Northern Ireland arm of RSM merges into larger UK business

18 January 2017 2 min. read
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RSM UK has acquired the firm’s Northern Ireland counterpart, the formerly RSM McClure Watters. The deal, which includes the addition of the Northern Ireland consultancy business PACEC, sees the addition of 70 staff to RSM’s UK headcount – bringing it up to a total strength of almost 4,000.
The Northern Ireland arm of RSM was established more than almost 30 years ago. The firm provides clients in the country, as well as in Ireland and the UK, with a range of audit, tax, and consulting services.

The decision to integrate the two practices reflects, according to the firms, the next step in the journey for both RSM entities, which have both, in recent years, leveraged inorganic and organic growth in the bid to further strengthen their market positions.

RSM UK acquires RSM Northern Ireland consolidating position

Commenting on the merger, Richard Gardiner says, “Both organisations have a strong sense of shared values and vision, including our commitment to professionalism; our desire to deliver a high standard of client service; and the importance we place on supporting our clients, suppliers and staff to achieve their goals. This highlights a natural synergy in terms of what we do and how we do it – bringing together two complementary businesses to enhance our expertise and capability and shape the future growth of the firm.”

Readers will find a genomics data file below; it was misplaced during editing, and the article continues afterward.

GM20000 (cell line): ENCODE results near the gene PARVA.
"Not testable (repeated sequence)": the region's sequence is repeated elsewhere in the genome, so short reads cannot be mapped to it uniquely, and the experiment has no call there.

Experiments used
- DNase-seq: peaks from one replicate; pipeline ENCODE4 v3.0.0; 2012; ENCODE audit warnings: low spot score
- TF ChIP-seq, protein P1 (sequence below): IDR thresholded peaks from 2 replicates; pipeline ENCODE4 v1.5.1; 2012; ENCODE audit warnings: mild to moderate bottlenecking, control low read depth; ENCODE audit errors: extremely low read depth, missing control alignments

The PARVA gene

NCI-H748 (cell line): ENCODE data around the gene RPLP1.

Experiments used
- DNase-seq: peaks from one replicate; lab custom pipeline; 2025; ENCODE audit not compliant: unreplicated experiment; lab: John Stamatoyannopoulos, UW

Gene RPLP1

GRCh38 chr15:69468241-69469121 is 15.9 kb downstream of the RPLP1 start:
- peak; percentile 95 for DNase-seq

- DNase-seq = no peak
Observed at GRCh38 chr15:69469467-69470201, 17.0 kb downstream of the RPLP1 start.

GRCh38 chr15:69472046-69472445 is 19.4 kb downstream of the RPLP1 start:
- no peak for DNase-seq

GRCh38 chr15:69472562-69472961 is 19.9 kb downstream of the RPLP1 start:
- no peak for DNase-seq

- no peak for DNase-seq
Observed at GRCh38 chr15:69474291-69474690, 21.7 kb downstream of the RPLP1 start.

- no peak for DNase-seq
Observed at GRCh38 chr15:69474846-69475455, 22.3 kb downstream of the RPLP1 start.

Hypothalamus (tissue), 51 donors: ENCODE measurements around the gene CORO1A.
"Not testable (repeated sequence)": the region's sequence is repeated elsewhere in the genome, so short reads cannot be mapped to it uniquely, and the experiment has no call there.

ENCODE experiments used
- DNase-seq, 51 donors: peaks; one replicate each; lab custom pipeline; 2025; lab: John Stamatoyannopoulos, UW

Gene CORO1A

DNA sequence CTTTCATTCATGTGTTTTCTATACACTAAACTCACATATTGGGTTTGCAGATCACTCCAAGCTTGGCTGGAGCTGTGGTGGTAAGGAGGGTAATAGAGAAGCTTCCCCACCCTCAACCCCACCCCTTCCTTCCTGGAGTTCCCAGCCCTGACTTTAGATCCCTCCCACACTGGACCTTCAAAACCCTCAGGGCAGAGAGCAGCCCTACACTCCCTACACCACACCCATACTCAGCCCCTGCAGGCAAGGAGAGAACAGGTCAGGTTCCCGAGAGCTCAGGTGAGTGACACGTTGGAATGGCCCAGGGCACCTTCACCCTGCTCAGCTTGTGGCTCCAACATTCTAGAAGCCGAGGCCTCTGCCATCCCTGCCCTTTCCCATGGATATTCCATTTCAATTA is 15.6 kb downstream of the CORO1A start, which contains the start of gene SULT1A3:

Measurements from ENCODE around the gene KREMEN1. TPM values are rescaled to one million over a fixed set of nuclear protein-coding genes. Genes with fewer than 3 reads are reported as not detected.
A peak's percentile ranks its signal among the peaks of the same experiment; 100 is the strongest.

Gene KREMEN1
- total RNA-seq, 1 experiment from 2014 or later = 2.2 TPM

David Gwilliam, Chief Operating Officer at RSM UK, adds, “The professional services market in Northern Ireland is vibrant and RSM is a key player in this market. Our merger offers a fantastic opportunity to grow our services in Northern Ireland and expand our consulting business in the UK. We have a clear vision to become the first choice advisor to middle market leaders and the merger further strengthens our offering and geographic reach across the UK – taking us a step closer to this goal."

As part of the merger, the current Managing Director of the Northern Ireland office, David Watters, who has worked at the firm since 1989, will leave his leadership role following the transition – staying on, however, as a consultant for a period of time. He will be succeeded by Richard Gardiner, whose history with the firm traces back to 1994.